Why is it the case that contractual liability is usually defined by basis of foreseeability rather than negligence (like in tort law)? I am looking a good explanation for that from economics. I understand that contract breach can be seen itself as negligent act. I also understand the economic reasons behind foreseeability doctrine (or Hadley-Baxendale).
Why is it the case that contractual liability is usually defined by basis of foreseeability rather than negligence (like in tort law)?
I find this statement confusing; what liability?
Your liability under a contract is to do (or refrain from doing) those things that you contracted to do. Obviously, these have to be foreseeable (at least in a general sense) or you can't form a contract around them.
Your liability with respect to negligence is not to negligently breach any duty of care you have to people to whom you have a duty of care.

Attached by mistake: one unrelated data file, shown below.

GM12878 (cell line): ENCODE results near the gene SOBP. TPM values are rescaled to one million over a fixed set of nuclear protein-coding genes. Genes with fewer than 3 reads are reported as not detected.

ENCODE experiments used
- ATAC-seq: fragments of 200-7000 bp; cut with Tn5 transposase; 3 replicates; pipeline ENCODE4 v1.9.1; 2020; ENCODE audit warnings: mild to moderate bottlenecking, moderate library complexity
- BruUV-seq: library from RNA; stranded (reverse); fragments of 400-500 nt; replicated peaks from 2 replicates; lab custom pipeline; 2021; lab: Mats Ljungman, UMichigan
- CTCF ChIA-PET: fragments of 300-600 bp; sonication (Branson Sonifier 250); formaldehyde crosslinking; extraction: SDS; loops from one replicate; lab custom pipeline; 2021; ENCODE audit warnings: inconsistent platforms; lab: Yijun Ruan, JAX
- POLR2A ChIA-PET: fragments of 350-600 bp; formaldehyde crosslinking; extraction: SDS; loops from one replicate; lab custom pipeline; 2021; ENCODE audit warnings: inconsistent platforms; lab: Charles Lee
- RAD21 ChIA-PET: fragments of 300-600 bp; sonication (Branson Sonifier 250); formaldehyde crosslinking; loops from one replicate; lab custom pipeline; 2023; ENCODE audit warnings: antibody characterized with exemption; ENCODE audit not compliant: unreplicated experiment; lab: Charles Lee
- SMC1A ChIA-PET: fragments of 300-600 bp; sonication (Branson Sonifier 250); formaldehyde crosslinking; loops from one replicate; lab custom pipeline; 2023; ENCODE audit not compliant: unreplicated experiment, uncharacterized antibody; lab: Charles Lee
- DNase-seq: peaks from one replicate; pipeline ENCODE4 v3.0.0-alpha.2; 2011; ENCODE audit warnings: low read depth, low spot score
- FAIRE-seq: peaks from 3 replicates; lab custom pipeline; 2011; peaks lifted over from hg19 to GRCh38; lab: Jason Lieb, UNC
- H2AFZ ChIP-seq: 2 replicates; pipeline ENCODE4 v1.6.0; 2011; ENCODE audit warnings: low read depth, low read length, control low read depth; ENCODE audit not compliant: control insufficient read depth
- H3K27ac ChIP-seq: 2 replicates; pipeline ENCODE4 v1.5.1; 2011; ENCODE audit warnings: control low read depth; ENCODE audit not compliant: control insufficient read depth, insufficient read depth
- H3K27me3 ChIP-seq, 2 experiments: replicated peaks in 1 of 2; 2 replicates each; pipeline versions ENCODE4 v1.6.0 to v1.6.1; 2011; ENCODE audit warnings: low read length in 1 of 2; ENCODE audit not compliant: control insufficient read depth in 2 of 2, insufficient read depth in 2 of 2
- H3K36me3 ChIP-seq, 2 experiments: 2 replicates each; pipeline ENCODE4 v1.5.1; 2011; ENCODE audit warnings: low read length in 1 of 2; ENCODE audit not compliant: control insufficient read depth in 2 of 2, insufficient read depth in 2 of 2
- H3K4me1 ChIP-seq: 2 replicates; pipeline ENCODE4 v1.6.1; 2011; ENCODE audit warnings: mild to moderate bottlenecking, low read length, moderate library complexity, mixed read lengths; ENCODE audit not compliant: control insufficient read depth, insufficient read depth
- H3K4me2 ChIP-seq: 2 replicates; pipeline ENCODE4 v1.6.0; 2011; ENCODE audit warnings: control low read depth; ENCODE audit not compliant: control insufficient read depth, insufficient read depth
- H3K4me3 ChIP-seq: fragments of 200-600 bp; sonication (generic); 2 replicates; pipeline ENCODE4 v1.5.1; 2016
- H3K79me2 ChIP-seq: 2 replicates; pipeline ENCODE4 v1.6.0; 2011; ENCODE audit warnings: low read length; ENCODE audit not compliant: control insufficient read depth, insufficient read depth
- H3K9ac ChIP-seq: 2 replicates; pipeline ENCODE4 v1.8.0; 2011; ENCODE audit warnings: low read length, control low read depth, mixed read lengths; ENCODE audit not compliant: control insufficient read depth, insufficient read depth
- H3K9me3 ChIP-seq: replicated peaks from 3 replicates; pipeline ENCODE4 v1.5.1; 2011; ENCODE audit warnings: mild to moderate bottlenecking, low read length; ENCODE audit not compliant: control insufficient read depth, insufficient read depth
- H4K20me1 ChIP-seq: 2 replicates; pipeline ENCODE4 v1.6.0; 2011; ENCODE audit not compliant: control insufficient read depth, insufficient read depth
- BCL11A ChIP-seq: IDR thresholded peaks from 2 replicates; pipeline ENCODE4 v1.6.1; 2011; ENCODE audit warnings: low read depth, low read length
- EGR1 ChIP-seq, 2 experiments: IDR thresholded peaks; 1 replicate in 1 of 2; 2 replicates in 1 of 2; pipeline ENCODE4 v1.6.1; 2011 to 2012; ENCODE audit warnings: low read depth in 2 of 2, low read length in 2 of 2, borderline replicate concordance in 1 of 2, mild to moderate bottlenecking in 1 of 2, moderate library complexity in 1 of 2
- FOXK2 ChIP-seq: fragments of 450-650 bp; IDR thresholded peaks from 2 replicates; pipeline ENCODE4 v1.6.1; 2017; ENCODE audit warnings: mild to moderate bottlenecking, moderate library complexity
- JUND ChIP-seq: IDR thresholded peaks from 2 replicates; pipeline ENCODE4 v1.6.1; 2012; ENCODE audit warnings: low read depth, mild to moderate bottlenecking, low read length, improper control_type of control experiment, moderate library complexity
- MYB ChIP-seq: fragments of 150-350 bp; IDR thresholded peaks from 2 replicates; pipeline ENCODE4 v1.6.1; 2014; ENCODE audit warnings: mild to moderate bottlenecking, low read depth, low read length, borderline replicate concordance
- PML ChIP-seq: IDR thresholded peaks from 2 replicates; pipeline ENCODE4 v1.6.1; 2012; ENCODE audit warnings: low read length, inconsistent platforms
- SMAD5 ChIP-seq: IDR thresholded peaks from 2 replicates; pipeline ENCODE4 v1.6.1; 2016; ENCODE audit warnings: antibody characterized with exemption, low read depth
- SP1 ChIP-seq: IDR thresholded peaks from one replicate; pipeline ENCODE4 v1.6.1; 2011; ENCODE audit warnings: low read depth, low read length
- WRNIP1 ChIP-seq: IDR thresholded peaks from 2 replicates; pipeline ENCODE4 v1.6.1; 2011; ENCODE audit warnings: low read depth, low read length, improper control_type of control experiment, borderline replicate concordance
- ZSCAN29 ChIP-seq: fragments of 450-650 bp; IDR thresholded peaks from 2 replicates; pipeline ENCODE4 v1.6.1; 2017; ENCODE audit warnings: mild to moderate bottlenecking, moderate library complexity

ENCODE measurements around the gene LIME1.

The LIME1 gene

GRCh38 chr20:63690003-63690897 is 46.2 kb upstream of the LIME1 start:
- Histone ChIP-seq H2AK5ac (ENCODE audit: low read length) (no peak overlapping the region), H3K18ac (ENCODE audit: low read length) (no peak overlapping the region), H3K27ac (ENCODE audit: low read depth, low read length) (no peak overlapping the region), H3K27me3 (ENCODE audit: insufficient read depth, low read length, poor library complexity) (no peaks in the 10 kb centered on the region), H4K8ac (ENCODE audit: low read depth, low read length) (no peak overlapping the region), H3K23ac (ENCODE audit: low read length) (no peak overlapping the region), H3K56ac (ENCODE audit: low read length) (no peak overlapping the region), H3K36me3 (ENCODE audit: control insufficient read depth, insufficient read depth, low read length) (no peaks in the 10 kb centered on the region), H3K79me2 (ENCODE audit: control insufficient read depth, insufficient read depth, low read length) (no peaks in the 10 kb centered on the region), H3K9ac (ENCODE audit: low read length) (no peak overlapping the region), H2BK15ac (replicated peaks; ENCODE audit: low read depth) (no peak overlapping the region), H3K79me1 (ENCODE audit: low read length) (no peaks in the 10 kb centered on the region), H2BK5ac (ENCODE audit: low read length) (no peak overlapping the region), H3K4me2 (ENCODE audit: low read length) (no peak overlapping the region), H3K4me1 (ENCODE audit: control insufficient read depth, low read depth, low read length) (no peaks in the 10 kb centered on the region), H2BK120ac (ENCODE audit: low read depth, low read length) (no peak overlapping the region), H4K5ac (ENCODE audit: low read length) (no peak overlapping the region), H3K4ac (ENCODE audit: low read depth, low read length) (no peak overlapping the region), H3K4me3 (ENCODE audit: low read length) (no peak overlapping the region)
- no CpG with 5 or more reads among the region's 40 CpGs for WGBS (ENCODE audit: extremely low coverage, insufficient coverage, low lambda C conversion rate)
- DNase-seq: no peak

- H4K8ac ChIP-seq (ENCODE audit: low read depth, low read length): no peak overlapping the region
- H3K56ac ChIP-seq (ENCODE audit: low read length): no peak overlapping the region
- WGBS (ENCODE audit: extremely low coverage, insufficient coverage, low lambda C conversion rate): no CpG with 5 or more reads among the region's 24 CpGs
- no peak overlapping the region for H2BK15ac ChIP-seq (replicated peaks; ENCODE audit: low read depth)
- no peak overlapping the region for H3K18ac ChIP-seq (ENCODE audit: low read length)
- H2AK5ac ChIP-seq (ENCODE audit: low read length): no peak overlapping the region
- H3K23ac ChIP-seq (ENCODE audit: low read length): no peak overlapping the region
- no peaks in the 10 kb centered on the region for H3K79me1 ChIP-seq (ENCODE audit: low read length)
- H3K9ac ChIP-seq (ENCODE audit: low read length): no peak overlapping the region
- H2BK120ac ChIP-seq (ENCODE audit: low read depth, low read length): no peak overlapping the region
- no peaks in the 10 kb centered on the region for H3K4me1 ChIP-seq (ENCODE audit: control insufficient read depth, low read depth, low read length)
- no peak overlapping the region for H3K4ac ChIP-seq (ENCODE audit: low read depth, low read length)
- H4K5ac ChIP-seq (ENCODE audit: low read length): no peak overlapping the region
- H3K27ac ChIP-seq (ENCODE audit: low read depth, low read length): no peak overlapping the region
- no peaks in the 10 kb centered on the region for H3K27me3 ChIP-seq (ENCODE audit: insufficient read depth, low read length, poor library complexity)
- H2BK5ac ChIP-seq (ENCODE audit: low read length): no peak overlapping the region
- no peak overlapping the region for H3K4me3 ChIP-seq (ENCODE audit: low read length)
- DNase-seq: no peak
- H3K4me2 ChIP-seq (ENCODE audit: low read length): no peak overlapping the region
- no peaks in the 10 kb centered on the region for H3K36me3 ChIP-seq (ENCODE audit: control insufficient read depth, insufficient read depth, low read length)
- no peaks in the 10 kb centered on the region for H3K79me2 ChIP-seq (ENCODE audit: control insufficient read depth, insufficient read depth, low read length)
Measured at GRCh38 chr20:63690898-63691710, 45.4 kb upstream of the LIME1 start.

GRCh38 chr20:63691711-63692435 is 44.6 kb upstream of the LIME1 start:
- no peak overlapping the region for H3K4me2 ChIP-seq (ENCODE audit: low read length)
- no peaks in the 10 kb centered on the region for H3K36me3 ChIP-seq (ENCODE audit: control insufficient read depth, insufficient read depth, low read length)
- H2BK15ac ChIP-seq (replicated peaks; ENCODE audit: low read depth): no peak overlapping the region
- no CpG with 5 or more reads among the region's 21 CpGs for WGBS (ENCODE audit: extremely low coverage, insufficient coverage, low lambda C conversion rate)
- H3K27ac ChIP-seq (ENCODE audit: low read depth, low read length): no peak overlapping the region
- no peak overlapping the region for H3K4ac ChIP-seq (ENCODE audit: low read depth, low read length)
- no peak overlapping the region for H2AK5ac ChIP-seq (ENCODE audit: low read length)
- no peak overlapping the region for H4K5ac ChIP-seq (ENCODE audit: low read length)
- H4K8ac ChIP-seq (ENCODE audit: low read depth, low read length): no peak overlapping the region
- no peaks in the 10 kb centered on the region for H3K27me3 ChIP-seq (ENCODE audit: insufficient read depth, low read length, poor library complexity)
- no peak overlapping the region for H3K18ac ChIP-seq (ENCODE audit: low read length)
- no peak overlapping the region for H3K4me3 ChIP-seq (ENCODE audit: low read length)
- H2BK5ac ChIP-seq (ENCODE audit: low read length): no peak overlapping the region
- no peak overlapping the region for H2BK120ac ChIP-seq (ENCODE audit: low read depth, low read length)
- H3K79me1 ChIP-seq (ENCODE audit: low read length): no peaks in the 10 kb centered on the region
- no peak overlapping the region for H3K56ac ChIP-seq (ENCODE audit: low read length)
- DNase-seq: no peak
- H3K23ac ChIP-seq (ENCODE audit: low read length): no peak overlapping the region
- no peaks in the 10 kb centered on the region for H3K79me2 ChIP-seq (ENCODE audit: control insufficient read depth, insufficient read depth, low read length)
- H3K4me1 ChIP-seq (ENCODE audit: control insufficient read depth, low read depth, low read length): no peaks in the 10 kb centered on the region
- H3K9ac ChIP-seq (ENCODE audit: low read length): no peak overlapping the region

If you are instead talking about quantifying damages arising from a breach of contract or the tort of negligence then the foreseeability of those damages arising from the breach or the negligence is explicit in both doctrines. Unforeseeable damage is not recoverable under contract (see Victoria Laundry (Windsor) Ltd v Newman Industries Ltd ) or negligence (see Overseas Tankship (UK) Ltd v Morts Dock & Engineering Co Ltd ).
Edit in light of OP clarification
Breach of Contract
You have to prove there was a breach. The cause of that breach does not have to be negligent.
You have to prove there was negligence. See Business sending personal info to a random email address for how to do this.